Francis X Holden
15 years ago

slashdot and k5 were opart of the evolutionary trail to the current blogs. The other branch was the original weblogs that consisted only of interesting daily or weekly links on a web page. Before that there was usenet and irc. [side note: Jacques I’m personally wounded that you left out irc – sob]

Trolls were part of all these. Trolls and those with asperger tendencies were big part of irc and usenet. I eventually abandoned both to go reading blogs.

irc privileged fast typists with slabs of uninterruptd time at the key board and severe obsessions (disturbingly often with Ayn Rand) so the person with a life outside the bedroom and other tasks was squeezed out.

usenet could still survive trolls and wreckers (I do admit I still miss the true “net kooks”) but was overtaken by webby technology that just made it too hard to do usenet and too easy to use web forums and blogs. [an example is dylanology. it used to be that alt.rec.music.dylan plus irc was THE only place to be, but although it still has the odd gem any objective view will agree that “Expecting Rain” and others have taken over]

k5 I gave up years ago and slashdot has always been the home of the Open Source / MAC/ Bill Gates troll – but I do like their way of organising threads using some of the old usenet style – blogs with volumes of comments could do well to follow the thread/comment style.

Francis X Holden
15 years ago

I forgot mailing lists. important. many stoushes and legal threats on usa mail lists.

cam
cam
15 years ago

Jacques, It’s a pity IRC has faded from view as a popular medium

So which IRC network did you and FXH haunt? I am actually on slashnet atm, I usually keep my laptop off to the side so I can do/monitor a few things at once.

The archiving of usenet is indispensable for software development. Same with mail-archive.com and its archiving of the apache/jakarta mailing lists.

Francis X Holden
15 years ago

oh yes irc didn’t reward the troll too well. I can remember in the good old days when all sorts of people would drop in.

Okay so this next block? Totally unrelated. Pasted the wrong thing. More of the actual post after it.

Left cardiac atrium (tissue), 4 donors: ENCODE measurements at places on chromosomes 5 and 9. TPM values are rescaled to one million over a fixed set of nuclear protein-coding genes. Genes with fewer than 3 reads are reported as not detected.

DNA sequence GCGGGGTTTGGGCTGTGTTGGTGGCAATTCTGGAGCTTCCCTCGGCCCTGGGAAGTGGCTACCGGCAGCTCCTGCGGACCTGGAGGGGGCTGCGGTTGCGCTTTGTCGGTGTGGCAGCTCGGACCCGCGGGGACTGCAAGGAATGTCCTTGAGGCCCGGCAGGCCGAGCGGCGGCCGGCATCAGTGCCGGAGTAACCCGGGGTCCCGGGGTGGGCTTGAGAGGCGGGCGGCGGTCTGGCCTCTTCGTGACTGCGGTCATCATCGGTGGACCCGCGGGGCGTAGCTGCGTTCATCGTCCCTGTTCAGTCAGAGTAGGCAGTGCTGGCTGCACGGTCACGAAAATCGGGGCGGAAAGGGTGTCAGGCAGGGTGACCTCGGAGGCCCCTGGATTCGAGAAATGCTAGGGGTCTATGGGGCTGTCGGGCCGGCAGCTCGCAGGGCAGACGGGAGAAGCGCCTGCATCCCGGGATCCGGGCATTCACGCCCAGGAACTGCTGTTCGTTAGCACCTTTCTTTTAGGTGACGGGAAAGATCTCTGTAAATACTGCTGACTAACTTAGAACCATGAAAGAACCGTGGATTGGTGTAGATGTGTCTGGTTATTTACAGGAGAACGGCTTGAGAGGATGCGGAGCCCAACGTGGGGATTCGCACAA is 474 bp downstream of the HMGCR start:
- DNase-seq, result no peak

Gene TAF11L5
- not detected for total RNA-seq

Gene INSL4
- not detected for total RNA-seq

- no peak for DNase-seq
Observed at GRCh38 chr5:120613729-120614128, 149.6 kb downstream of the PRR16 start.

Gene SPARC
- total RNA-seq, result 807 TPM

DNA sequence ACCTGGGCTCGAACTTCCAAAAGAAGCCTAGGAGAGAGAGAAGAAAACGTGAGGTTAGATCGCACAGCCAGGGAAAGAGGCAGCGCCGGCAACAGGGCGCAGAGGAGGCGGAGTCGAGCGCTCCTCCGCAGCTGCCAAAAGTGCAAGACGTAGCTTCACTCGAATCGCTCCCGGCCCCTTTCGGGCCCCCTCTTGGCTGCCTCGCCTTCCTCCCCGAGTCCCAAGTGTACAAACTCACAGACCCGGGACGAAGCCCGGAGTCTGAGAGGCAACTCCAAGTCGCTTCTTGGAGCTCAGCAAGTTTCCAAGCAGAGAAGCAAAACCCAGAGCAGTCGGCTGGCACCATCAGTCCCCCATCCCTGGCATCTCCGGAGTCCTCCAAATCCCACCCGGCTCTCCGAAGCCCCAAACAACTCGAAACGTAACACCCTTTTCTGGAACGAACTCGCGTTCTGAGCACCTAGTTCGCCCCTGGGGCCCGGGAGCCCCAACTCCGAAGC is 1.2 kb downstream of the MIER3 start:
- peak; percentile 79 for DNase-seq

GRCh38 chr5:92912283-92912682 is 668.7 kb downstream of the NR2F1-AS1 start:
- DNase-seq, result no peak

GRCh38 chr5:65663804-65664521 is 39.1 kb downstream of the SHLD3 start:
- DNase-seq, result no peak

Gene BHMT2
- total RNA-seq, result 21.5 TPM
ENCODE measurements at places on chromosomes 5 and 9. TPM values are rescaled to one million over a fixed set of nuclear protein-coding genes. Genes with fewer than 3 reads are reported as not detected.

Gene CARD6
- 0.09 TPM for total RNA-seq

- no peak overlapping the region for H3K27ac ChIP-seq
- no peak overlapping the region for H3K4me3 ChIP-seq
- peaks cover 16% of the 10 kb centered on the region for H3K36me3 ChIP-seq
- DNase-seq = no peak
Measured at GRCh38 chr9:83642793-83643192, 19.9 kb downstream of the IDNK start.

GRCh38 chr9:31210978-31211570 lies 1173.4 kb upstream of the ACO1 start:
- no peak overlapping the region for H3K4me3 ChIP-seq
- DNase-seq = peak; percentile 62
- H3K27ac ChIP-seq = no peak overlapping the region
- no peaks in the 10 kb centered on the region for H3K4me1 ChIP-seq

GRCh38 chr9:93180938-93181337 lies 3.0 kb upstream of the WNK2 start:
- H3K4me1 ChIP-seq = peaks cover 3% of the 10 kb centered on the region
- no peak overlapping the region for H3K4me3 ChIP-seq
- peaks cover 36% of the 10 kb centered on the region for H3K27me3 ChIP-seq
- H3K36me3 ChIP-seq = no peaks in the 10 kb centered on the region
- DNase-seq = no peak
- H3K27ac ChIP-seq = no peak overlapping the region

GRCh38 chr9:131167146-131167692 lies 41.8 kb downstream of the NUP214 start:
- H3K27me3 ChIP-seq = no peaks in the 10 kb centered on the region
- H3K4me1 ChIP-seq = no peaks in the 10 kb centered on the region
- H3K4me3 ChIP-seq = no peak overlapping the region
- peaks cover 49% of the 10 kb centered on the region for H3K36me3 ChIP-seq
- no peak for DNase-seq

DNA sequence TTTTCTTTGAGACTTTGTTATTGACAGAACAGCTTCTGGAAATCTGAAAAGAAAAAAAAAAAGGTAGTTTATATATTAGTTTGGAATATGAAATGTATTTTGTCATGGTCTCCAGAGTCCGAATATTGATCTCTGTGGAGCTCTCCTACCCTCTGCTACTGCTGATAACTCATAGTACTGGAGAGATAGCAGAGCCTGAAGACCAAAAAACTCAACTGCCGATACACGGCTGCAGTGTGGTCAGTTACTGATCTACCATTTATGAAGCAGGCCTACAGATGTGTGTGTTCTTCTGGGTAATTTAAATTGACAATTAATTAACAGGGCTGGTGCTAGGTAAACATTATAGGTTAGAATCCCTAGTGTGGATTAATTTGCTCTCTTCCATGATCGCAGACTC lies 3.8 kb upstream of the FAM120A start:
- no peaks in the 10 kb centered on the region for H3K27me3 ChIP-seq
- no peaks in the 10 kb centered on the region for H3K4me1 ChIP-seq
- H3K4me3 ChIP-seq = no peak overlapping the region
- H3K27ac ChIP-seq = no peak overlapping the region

I remember during one of the Israeli wars having people on irc who were sheltering in their basement in Israel while bombs landed nearby, and also during one of the Balkans conflags watching as participants used irc channels to communicate. During the leadup to elections irc was as busy and stimulating as CS Backpages was in it’s heyday around election time, even Antony Green would drop in. These days I only go back to indulge in nostalgia – no one is there – it’s mostly dead and dead boring. But it is still a good medium for those on dial up.

Blogging or net writing won’t take over from mainstrean journalism nor will many MSM “opinion” columists make it on the net because most of them are as cam say just trolling for volume and conflict, she said, you said, ’tis, ’tisn’t, style.

The big change, and it’s already sneaking in, is that the MSM, tv especially, then radio and increasingly daily print will become more like the old web, short grabs / headlines 1 or 2 paras of issues while we turn to the web for depth, analysis and thought provoking writing that links context, academic and knowledgable experts with accessable writing.

It’s already beginning: Dunlop on MSM web site with thoughtful blog which links to other info and also links to stuff like Quiggin and others.

New(s)papers will shrink dramatically in size, and possibly become free, for train reading, in bed or coffee reading or smoko tea room reading, but have urls for more info at the end of each article. The big dailies will do more lifestyle and fashion and eventually someone, my bet is FinRev, will do a New York Review of Books or such with decent depth content. Already each Friday’s FinRev is the best quality and value buy of all the options, including magazines.

Francis X Holden
15 years ago

cam – what channel and nick?

cam
cam
15 years ago

FXH, cam- on #husi slashnet (some mongrel registered ‘cam’), used to be on IRCnet (#australia etc) back in the early/mid 90s.

Francis X Holden
15 years ago

?
no cam on whois

cam
cam
15 years ago

FXH, cam with a hyphen

Francis X Holden
15 years ago

FXH :#clubtroppo
FXH vortex.slashnet.org :SlashNET – Hobart, Tasmania, Australia
FXH: 52 seconds idle, logged in at 22/11/2006 1:12:23 AM (GMT)
fxh :End of /WHOIS list.

gilmae
15 years ago

I knew a lot of trolls when I was a regular on IRC and this was on the two-bit esper network. But trolling on IRC was too delicate a balance for most; it was easy enough to troll, but you had to hold back just enough that you weren’t simply kickbanned.